Location: Where you live can also affect premiums. Some areas have higher veterinary costs than others, so expect to pay more for coverage if you live in an area with high living costs.
Gender: Male dogs are generally more aggressive than female dogs, so insurers charge more for them because they are more likely to cause injuries or damage to your property due to their aggression.
Medical history: Pets who have been hospitalized or treated for a severe illness (such as cancer) may increase their premiums when they apply for coverage again after recovering from their illness.
Deductible: The deductible is the amount you pay out of pocket before your insurance kicks in. The lower the deductible, the higher your premium will be. The only exception to this rule is if you have a costly pet, then a high deductible might make more sense because it could save you money in the long run.
Reimbursement rate: The reimbursement rate determines how much money your pet insurance company gives you after paying veterinary bills. Usually, higher reimbursement rates mean higher premiums, but in some cases, it may not be accurate and vice versa.
Coverage amount: The coverage amount you choose for your pet insurance policy is a significant factor in determining the premium amount of your pet insurance policy. The higher the coverage, the higher the premium. So, choose a high enough coverage to meet your requirements and needs.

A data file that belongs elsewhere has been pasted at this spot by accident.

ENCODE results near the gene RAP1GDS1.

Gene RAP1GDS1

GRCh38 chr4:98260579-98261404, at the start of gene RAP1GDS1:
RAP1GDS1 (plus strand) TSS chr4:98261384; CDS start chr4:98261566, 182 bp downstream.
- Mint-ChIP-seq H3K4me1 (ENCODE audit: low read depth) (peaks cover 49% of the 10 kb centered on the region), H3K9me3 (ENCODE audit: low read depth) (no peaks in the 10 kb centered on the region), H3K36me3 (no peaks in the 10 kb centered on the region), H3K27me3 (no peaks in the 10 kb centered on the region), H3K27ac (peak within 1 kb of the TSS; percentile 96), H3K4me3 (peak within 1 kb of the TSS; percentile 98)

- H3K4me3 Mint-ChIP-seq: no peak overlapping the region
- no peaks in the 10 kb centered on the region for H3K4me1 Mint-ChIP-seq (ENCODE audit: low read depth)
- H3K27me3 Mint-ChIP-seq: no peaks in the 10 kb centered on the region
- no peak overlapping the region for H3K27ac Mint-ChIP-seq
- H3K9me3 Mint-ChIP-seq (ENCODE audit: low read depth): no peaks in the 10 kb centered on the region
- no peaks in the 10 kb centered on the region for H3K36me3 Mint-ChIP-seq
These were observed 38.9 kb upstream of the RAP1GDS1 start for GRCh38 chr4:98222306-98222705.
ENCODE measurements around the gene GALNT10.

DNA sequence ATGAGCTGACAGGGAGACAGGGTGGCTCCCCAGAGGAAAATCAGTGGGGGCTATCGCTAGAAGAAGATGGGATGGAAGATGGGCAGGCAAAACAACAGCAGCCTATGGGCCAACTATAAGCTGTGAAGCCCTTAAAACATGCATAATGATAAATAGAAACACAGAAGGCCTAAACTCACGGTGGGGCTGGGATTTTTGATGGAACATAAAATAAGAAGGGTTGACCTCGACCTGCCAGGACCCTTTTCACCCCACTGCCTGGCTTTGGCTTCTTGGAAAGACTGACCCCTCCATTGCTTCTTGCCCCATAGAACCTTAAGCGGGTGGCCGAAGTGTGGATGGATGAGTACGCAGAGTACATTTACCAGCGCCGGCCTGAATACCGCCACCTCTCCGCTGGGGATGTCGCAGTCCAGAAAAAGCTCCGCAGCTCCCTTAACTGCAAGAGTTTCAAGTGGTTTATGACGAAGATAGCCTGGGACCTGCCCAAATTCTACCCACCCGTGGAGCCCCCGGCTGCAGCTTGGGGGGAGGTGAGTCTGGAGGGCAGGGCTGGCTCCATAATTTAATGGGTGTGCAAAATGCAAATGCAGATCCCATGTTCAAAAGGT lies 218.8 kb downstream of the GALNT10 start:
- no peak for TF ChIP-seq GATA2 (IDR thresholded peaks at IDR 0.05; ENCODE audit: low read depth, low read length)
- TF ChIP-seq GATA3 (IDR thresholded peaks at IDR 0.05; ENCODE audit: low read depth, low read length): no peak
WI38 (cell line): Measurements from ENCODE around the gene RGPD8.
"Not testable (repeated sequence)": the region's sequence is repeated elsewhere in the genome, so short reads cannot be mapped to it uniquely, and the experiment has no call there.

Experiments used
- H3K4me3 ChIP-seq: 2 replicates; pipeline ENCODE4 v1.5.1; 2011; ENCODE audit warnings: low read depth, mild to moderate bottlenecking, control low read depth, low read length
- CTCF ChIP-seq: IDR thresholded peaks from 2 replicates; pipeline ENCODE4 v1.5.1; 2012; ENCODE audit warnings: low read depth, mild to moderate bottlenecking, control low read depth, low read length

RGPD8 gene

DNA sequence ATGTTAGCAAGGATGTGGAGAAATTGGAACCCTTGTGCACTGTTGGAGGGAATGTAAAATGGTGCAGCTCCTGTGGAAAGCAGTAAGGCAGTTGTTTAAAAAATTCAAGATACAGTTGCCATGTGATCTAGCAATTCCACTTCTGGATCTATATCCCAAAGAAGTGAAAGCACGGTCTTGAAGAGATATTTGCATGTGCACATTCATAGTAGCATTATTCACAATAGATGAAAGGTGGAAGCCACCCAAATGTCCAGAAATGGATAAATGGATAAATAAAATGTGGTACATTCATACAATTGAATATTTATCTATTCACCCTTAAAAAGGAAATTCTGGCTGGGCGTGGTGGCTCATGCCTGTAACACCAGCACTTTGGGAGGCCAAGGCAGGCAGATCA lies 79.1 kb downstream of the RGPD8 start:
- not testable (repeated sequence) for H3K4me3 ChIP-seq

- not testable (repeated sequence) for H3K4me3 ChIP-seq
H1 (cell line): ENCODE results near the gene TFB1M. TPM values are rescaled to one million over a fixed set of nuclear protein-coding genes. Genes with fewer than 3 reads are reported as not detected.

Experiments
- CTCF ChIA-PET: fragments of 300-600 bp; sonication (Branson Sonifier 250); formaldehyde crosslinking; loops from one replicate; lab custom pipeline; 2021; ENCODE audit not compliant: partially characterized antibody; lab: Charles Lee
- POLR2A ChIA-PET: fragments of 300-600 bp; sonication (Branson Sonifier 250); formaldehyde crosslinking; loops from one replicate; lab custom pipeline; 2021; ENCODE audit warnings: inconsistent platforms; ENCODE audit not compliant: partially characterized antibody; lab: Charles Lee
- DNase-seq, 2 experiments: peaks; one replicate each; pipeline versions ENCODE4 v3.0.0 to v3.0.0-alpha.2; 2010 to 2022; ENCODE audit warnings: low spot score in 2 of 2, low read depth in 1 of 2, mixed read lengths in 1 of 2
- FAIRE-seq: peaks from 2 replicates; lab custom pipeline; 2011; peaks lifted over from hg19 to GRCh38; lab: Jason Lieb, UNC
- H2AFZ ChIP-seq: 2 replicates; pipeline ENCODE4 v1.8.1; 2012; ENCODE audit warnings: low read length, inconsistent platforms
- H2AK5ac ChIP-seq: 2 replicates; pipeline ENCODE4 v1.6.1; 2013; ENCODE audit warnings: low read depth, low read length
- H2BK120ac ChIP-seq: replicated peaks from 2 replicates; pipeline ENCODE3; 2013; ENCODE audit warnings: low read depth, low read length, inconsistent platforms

How to choose the best pet insurance plan for a Coon Hound
Many pet insurance options are available for a Coon Hound, so how do you choose the best one? Here are some key factors to keep in mind as you are deciding on the right plan:
Budget: Pet insurance is not free, so you’ll need to consider how much you can spend on the premium. The best way to do this is to calculate how much a year would cost you for each plan and then choose the one in your price range.
Customer feedback: Once you’ve narrowed down your options, ask for references from previous customers to see how satisfied they were with their coverage experience. If possible, speak to an agent to get an idea of what it’s like dealing with them daily and learn about any hidden fees or limits.
Conditions covered: The best pet insurance plan will cover as many conditions as possible and won’t exclude pre-existing conditions or routine procedures like vaccinations or spaying or neutering procedures. You should also check whether each condition has its deductible amount and co-payments if asked to contribute to the treatment cost for specific illnesses or injuries.
Reimbursement rate: The reimbursement rate is the percentage of the cost of treatment that your pet insurance plan will cover. In most cases, this percentage is between 80% and 90%. The higher the reimbursement rate, the more money you’ll save in the long run. However, some plans may have higher monthly premiums.
Coverage amount: The maximum amount covered by any pet insurance policy varies depending on where you live and the type of animal you own. It’s important to shop around and compare essentials before signing up for one to ensure your pet has proper coverage without breaking your bank account in the process!
Deductible: The deductible is the amount you have to pay before your pet insurance company starts paying for any medical expenses. The amount varies from one policy to another, but it is recommended that you choose a high deductible policy because it will lead to lower premiums.